FEDERAL REPORTER. HART v. PROCEEDS OF THE OAKLAND and another.
(Di8trict Court, N. D. Ohio, E. D. April Term, 1887.)
SEAMEN-LIEN FOR WAGES-REMNANTS SAVED FROM FOUNDERED VESSEL.
During a storm, a propeller, which was in a foundering condition, was a.bandoned by her captain and crew. who saved certain articles belonging to the vessel. These articles were sold, and the creditors of the propeller en· tered into an agreement to apply the proceeds pro rata upon their respective claims. The sailors did not sign the agreement. Held, that the latter had a lien upon the proceeds of the articles sold. the same as they would have had aA'ainst the vessel, for the full amount of their wages.
This, was, ,a .libel by a seaman: on the propeller Oakland. On the seventeenth day of September" A. D. 1883, by the order of her captain, the crew of the propeller, including the libelant, left the propeller, then and in a foundering condition, in a storm on Lake Erie. They saved the compass, barometer, clock, and rine glasses. The propeller waa still afloat when left, and it was uncertain whethe,r she would continue to float or go to pieces. Under these circumstanceathe propeller and articles saved were sold for the sum of $500, which was placed in the hands ofH. D.Goulder, for the purpose of paying the debts of the propeller. As a preliminary thereto, the principal Ofeditors of. the propeller signed a paper by which they approved of said sale at, said price" and ,further agreeing, in consideration of thepurchaBe by Corrigan, aa an inducement to said purchase, and with the full tl.nderstanding that such purchase would not be made but for this agreement on their part, as follows: "That'the said sum of $500 may be paid to H. D. Goulder, and shall be applied pro "ata upon the dllutS of said propeller. And if in settling the said debtsany deQts due to seamen shall haye to Qe paid in full, or any greater than a pro rata div'idend shall have.to be paid such seamen, or any of them, then tile balance remaining shall be applied pro rata on our claims. And we further agree that upon such payment we, each stipulating for himself, shall and hereby do release said propeller, her boats, engines, tackle, and appurtenances, from all claims and liens on account of any debt or claim against said vessel, etc., which we have or ought to have None of, the sailors signed this agreement. No other part of the veflsel or cargo was ever saved or found. Libelant demanded payment in full ftom Mr. Goulder, who refused topa)' him anything, unless he accepted a pro rata payment under this agreement. Thereupon, on the eighth day of October, A. D. 1883, this suit was commenced against the proceeds and Harvey D. Goulder. Shortly after, under the thirty-eighth rule iti" admiralty, libelant filed a petition for an order on Goulder to show cause why he should not bring the money into court, to answer the exigency of the case. The order was made, and Goulder filed an answer, in substance averring that the money in his hands was not, legally speaking, the proceeds of the vessel, and therefore libelant had no lien upon it, and that libelant had refused to accept the money as the proceeds of the vessel, and insisted upon maintaining his lien upon the vessel.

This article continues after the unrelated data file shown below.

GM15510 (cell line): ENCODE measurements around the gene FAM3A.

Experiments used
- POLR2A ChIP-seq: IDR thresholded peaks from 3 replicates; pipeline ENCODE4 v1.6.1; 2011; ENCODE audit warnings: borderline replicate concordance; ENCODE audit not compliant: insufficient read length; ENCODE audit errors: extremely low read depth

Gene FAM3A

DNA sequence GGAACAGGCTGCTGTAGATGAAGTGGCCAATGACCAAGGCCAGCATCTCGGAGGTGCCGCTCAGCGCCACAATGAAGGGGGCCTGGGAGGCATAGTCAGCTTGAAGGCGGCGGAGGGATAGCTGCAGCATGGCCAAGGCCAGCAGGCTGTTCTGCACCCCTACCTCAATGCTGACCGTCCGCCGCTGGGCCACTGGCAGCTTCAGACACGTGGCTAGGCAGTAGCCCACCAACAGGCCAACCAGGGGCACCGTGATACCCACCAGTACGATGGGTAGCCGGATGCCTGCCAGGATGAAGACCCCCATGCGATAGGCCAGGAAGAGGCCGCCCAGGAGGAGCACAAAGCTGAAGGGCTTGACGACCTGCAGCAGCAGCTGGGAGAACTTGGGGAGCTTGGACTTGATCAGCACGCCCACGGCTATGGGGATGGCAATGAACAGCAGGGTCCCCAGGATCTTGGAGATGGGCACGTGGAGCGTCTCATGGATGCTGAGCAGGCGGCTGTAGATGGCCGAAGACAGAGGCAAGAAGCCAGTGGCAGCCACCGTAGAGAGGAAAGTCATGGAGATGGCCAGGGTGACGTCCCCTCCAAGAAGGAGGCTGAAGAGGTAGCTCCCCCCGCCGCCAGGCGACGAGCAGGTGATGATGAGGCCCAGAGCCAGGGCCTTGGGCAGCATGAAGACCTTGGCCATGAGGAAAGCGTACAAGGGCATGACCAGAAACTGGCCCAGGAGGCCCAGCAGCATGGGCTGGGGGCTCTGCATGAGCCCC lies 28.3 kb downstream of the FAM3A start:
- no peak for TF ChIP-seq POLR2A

OF THE OAKLAND.
M'IX & wn,ite, for libelant.